Coronavirus is finally in Lagos! But do not panic to the point of following some untrue myths.
The first case of the World’s most popular disease, Coronavirus (Covid-19) was confirmed in Lagos, Nigeria on Friday, February 28, 2020.
It’s no news that there has been a recent spread of the disease in some parts of the world, especially in China where it originated from. Several countries have recorded death while some others have created control mechanisms to prevent the spread of the disease.
As Nigeria records it’s first occurrence, it’s typical to see people panic and create social media trends from the news. Out of panic, some people have originated some misconception and myths about it’s prevention.
The government is putting measures in place to prevent the control, but we also would like to debunk some of the myths about coronavirus prevention.
Here are some of the coronavirus myths you shouldn’t believe.
1. Chloroquine cures Coronavirus
The misconception of curing or preventing coronavirus with chloroquine is totally false. The Lead for clinical management in the WHO Health Emergencies Programme, Dr Janet Diaz confirmed that there is no proof to claims that Chloroquine can be a potential treatment for the infection.
2. Antiseptic soaps and bleaches prevents infection
This is totally false. According to John Hopkins Medicine, none of these recommendations protect you from getting COVID-19. These practises can be rather dangerous.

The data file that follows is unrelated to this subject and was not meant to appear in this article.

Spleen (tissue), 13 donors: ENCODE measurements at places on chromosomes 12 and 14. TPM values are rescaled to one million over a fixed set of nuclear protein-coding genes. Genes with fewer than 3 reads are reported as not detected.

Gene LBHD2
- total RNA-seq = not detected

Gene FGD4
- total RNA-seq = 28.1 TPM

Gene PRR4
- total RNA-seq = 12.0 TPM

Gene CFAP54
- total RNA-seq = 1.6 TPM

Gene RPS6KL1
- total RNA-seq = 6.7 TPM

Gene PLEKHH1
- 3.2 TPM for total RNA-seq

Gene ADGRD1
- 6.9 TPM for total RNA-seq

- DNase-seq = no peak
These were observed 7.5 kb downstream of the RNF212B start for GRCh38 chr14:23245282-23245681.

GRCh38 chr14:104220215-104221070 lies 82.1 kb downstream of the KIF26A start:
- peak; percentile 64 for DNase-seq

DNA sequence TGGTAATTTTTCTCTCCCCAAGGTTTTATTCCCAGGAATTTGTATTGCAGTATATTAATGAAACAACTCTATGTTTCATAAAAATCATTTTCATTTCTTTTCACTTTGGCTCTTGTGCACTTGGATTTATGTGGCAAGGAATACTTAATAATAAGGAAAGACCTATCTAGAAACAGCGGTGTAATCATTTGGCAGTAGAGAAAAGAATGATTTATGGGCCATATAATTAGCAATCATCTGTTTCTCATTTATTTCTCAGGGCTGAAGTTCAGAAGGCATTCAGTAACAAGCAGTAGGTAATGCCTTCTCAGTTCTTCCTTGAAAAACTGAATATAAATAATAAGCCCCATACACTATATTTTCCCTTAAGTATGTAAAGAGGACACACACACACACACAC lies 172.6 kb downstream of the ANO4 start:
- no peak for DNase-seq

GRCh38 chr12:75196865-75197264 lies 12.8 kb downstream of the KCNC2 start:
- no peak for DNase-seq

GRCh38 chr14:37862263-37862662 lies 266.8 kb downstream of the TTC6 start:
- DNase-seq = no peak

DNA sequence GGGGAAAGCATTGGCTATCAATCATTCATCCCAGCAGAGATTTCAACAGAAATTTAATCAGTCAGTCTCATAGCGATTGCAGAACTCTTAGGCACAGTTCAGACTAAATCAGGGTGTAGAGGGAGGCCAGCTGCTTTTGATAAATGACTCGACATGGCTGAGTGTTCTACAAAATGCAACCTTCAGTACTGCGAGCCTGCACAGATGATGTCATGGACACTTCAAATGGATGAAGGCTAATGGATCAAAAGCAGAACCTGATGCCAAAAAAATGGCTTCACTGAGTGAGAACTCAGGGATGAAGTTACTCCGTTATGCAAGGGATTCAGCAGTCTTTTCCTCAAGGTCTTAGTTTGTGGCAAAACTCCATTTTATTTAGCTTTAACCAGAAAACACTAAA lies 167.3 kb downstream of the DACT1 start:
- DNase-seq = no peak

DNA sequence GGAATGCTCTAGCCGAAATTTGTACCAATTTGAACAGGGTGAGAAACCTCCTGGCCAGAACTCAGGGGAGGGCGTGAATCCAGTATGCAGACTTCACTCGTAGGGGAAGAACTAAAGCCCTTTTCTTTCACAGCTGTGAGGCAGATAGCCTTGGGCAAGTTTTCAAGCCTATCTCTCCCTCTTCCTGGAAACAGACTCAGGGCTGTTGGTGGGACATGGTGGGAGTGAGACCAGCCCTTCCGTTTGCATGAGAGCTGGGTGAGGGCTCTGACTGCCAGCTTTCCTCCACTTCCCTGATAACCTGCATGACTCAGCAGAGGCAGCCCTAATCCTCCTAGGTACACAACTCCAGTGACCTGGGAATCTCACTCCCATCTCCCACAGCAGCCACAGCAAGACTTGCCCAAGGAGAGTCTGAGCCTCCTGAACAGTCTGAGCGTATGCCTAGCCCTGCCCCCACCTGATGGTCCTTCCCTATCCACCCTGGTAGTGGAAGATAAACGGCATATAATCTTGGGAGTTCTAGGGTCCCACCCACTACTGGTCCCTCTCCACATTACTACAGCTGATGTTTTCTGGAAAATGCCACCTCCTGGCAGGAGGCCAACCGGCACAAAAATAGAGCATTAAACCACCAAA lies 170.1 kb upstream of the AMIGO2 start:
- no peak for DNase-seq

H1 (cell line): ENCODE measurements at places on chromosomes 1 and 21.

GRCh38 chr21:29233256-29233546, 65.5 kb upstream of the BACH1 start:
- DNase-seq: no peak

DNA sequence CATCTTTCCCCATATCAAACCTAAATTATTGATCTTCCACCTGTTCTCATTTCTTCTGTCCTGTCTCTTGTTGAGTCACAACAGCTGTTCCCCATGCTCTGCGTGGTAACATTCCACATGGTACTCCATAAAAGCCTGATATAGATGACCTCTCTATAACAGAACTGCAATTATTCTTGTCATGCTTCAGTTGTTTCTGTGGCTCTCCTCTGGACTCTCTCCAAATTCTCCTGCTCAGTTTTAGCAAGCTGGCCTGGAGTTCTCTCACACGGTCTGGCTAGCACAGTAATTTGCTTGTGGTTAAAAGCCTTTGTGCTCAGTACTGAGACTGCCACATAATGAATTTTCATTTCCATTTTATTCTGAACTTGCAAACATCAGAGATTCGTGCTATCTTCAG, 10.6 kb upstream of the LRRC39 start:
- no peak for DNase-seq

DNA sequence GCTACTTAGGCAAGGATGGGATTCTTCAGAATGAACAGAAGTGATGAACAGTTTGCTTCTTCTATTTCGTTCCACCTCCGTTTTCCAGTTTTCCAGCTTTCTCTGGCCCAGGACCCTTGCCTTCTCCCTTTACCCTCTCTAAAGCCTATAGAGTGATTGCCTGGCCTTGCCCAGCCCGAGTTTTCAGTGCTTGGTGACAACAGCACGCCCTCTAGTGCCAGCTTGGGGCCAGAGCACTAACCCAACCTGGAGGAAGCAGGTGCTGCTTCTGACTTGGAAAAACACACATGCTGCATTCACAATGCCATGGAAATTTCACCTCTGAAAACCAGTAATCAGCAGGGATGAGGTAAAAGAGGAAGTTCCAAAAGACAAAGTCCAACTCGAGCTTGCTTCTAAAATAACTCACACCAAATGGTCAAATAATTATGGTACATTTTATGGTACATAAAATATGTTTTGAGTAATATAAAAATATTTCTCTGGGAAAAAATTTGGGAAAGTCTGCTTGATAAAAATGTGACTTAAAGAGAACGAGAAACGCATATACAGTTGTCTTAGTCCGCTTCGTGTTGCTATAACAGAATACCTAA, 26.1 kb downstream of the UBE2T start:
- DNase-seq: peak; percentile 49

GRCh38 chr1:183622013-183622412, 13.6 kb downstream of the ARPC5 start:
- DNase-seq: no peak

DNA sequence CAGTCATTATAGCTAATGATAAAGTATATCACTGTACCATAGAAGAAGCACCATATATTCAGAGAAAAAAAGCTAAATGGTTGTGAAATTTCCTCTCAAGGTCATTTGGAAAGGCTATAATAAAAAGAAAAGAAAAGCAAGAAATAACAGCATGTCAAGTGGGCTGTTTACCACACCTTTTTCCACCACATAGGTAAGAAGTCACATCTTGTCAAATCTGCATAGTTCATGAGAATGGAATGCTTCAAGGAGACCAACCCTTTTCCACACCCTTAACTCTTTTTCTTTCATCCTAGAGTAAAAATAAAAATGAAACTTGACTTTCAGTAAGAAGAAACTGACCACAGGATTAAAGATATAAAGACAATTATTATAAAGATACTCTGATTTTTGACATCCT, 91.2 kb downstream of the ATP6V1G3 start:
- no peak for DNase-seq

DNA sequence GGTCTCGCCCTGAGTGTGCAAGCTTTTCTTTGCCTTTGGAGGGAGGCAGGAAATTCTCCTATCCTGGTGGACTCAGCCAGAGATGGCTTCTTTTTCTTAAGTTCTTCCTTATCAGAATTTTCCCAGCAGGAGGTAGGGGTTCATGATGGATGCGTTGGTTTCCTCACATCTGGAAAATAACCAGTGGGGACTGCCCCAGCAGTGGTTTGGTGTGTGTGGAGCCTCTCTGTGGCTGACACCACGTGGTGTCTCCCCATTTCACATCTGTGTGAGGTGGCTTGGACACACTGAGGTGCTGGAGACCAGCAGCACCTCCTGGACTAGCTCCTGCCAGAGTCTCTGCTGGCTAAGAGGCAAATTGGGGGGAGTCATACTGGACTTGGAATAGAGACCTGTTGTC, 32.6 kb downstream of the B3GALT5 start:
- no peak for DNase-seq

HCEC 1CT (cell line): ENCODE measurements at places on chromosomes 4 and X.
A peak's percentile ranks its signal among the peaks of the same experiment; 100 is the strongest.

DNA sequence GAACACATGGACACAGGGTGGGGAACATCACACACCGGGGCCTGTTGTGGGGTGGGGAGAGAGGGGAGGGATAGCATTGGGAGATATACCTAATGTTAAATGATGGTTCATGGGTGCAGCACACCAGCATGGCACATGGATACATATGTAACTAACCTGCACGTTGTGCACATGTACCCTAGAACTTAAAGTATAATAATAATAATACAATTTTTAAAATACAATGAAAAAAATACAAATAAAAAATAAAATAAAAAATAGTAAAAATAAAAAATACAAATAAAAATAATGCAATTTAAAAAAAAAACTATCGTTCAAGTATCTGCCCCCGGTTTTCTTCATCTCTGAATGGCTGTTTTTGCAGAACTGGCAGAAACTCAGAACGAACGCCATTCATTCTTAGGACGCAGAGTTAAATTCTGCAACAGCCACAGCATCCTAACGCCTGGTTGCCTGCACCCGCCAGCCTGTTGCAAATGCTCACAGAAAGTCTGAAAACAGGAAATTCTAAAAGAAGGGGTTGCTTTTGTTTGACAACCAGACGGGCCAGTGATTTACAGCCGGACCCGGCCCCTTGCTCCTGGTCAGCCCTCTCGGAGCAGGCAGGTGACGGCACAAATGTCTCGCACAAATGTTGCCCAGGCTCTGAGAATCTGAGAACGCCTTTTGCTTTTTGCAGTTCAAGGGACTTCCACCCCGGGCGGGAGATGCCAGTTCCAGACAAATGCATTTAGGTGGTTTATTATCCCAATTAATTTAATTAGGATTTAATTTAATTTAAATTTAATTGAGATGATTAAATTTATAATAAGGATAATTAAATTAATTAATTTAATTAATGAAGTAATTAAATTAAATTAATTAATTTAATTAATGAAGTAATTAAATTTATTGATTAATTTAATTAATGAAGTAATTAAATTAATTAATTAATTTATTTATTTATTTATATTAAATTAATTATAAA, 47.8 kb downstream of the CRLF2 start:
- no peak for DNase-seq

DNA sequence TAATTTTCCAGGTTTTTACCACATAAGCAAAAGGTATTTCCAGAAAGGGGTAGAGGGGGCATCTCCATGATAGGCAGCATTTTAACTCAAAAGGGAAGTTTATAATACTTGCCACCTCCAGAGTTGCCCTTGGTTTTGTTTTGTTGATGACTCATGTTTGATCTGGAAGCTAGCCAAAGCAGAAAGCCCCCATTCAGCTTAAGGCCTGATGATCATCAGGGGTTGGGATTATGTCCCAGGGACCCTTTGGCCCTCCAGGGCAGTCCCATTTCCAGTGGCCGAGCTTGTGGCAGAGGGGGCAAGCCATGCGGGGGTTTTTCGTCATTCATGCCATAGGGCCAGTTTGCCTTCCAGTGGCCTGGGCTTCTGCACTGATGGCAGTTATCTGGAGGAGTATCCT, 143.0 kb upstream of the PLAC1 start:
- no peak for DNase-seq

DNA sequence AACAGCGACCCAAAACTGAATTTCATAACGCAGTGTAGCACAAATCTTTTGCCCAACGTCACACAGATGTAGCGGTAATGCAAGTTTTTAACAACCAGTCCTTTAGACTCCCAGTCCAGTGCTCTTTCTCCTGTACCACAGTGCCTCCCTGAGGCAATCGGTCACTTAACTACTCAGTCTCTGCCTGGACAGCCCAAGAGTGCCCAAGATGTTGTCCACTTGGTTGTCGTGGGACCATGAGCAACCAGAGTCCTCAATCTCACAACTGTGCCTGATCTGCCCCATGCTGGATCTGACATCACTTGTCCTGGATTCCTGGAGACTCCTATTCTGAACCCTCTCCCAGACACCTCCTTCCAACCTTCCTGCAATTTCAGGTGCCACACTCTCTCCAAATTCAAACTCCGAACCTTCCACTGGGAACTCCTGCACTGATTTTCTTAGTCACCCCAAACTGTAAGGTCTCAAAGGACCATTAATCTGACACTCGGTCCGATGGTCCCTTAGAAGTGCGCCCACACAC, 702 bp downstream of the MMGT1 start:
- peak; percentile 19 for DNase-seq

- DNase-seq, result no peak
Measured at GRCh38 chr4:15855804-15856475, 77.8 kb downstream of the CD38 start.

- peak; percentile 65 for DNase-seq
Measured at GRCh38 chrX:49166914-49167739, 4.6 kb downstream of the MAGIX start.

Ensure you wash your hands regularly with soap and water.
3. Stop receiving packages from China
According to researchers, the virus doesn’t stay alive for a long time so it’s not possible for you to get through a package that travelled for days and weeks to get to you. The illness is most likely transmitted by droplets from an infected person’s sneeze or cough.
4. Face mask prevents you contracting Coronavirus
Tight fitted face masks like the N95 are used by health workers for protection when treating infected patients. According to research, light disposable surgical masks may provide some protection from sprays or splashes, but because they don’t fit tightly, they may allow tiny infected droplets to get into the nose, mouth or eyes.
People with a respiratory illness like catarrh, cough and more can wear these masks to lessen their chance of infecting others.
5. Antibiotics can prevent the disease
According to the World Health Organization, antibiotics do not work against viruses, only bacteria. So don’t abuse antibiotics.
The new coronavirus (2019-nCoV) is a virus and, therefore, antibiotics should not be used as a means of prevention or treatment. However, if you are hospitalized for the 2019-nCoV, you may receive antibiotics because bacterial co-infection is possible.
Do not find yourself abusing antibiotics in a bid to prevent infection of the virus.